Risk-based pretrial systems make us safer.  Wealth-based ones don’t.  It's pretty simple!

Friday, October 27, 2017

Those were some of the findings contained in a comprehensive report on California's money bail system issued this week by Chief Justice Tani Cantil-Sakauye and the members of the state's judiciary. Their 10 recommendations align with the approach Senator Bob Hertzberg and I have taken with our companion bail reform bills AB 42 and SB 10, which support a system based on risk, not wealth.

These recommendations outline how California should replace the current money bail system by implementing a robust risk-based pretrial assessment and supervision system. Their recommendations put public safety "front and center." They highlight the fact that a system based on risk-assessment instead of wealth makes the public safer and enhances justice.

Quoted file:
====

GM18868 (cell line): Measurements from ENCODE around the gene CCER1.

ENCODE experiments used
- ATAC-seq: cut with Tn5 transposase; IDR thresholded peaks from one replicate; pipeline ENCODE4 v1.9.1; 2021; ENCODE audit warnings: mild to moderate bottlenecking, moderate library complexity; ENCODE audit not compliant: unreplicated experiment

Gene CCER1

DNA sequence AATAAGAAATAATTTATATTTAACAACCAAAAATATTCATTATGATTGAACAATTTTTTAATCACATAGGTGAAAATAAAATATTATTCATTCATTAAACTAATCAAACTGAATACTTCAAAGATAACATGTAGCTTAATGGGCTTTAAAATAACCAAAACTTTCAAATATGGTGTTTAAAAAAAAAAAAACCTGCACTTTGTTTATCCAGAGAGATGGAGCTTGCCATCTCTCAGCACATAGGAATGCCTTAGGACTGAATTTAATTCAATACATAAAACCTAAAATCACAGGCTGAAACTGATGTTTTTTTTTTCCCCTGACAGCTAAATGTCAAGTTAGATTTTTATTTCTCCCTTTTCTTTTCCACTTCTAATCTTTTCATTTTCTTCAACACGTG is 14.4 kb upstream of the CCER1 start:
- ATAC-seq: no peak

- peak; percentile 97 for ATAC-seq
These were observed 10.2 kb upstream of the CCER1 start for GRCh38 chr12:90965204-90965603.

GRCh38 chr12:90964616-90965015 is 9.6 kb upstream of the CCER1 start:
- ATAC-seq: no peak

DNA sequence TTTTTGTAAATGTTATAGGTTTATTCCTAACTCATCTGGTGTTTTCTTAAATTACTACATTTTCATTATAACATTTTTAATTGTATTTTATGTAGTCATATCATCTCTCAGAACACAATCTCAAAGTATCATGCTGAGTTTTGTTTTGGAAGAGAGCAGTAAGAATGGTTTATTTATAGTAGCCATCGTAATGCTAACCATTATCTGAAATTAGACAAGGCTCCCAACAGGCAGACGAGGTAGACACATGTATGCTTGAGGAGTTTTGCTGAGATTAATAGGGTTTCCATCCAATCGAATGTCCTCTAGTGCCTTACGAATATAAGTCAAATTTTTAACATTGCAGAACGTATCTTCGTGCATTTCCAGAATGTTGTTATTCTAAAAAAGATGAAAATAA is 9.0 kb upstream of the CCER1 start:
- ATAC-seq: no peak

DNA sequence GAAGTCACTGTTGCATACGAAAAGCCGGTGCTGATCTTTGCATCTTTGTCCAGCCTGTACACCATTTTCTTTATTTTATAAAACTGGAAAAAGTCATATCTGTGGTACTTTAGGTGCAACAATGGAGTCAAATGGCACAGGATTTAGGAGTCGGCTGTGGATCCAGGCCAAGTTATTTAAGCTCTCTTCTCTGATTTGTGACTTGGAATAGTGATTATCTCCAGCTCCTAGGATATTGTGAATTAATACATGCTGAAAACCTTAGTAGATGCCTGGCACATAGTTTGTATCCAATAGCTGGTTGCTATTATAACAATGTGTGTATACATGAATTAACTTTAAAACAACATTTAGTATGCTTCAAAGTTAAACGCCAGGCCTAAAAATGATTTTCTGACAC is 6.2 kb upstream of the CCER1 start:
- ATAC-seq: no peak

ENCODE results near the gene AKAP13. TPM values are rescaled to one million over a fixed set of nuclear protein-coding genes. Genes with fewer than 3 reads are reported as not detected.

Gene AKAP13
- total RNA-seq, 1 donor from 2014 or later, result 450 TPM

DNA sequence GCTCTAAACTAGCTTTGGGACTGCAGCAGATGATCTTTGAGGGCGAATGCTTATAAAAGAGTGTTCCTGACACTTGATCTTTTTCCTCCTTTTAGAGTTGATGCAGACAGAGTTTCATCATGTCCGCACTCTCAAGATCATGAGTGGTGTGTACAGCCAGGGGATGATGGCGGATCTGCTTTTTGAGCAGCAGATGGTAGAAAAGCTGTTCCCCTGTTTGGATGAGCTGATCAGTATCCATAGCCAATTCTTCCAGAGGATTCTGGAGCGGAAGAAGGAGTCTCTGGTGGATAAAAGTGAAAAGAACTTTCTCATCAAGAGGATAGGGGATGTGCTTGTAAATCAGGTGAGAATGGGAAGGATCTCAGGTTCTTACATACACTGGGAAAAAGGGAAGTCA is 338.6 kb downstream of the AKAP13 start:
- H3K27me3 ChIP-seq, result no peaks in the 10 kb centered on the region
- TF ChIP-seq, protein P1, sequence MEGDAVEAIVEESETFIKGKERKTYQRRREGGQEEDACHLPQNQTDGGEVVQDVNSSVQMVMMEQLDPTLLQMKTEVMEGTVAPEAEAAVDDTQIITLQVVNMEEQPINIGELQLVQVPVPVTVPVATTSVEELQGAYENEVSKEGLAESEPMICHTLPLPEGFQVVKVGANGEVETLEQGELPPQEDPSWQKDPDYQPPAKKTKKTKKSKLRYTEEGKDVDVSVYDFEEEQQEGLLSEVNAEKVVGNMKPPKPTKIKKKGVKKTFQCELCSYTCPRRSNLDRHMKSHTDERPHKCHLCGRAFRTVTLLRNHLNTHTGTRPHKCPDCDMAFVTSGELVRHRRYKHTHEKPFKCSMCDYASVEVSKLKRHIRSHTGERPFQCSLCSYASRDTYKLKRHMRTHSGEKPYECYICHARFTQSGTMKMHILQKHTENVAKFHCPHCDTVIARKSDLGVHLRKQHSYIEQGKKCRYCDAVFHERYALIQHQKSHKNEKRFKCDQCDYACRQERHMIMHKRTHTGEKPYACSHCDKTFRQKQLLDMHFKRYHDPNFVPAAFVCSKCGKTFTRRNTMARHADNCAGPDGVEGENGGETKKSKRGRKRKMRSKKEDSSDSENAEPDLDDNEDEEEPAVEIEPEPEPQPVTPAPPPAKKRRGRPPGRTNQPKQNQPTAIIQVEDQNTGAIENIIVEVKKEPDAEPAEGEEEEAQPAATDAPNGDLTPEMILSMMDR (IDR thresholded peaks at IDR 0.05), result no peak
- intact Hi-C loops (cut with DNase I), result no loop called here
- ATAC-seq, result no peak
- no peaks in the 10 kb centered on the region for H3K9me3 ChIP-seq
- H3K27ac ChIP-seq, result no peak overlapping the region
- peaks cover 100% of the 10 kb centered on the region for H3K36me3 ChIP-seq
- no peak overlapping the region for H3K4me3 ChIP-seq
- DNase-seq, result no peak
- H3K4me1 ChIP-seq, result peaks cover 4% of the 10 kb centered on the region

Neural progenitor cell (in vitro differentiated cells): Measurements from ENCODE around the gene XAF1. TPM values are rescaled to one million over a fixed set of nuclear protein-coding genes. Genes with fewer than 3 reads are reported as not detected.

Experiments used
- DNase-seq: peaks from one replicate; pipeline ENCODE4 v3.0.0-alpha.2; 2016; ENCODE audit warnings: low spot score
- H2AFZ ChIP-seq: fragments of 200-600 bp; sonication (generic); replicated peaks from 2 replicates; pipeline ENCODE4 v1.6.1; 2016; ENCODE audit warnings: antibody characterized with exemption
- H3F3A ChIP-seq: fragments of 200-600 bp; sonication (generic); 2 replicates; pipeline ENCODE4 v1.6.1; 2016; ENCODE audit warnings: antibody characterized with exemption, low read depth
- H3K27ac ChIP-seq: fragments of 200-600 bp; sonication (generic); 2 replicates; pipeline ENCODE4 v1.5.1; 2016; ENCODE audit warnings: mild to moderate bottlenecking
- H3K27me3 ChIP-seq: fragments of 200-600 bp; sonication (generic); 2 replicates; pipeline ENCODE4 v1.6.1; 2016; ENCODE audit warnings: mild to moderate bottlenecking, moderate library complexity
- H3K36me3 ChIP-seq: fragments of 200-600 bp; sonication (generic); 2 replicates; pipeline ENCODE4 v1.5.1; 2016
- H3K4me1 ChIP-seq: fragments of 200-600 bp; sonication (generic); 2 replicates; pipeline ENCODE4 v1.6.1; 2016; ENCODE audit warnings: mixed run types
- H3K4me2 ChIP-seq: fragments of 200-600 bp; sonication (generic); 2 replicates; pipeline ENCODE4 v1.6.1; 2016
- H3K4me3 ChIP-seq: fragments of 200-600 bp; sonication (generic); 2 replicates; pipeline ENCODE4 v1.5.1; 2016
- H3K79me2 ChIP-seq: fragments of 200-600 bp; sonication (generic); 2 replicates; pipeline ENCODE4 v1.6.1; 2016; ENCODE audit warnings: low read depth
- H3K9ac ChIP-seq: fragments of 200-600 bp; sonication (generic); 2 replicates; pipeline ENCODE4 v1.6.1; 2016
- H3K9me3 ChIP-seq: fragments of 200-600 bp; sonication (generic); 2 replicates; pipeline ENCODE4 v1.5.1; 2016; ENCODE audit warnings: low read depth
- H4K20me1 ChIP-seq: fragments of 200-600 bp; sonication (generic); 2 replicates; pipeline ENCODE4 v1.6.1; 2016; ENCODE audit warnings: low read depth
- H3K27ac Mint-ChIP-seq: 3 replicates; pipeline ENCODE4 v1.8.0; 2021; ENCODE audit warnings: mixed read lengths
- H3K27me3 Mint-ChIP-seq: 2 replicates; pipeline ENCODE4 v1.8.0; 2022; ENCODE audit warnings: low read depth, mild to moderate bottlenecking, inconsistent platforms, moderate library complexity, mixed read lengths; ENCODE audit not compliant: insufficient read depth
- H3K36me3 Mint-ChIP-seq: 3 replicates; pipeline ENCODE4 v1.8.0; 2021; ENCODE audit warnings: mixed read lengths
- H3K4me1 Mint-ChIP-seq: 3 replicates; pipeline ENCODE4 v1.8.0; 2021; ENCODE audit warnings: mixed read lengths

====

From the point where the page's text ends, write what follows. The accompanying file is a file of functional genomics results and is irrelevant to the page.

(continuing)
After their comprehensive year-long review, the judges wrote:

"At the conclusion of this process, the Workgroup determined that California’s current pretrial release and detention system unnecessarily compromises victim and public safety because it bases a person’s liberty on financial resources rather than the likelihood of future criminal behavior and exacerbates socioeconomic disparities and racial bias."

Chief Justice Cantil-Sakauye, who initiated and guided this process, is a former prosecutor, trial judge and an appointee of a Republican governor.  She possesses a true sense of fairness that is reflected in the report and in her guiding principles that “pretrial custody should not occur solely because a defendant cannot afford bail.”

The report concludes: "These changes will help make California a safer place and the justice system more fair and effective."

That is an incredibly strong takeaway and a true turning point in this public debate.

And it validates our position that our proposed money bail reform represents a win-win-win scenario.  We can (1) deliver more justice and fairness, (2) strengthen public safety, and (3) invest our limited public resources more prudently— all at once.

When the legislature returns to Sacramento in January, we will use this report as a key guidepost for our ongoing work to pass bail reform legislation!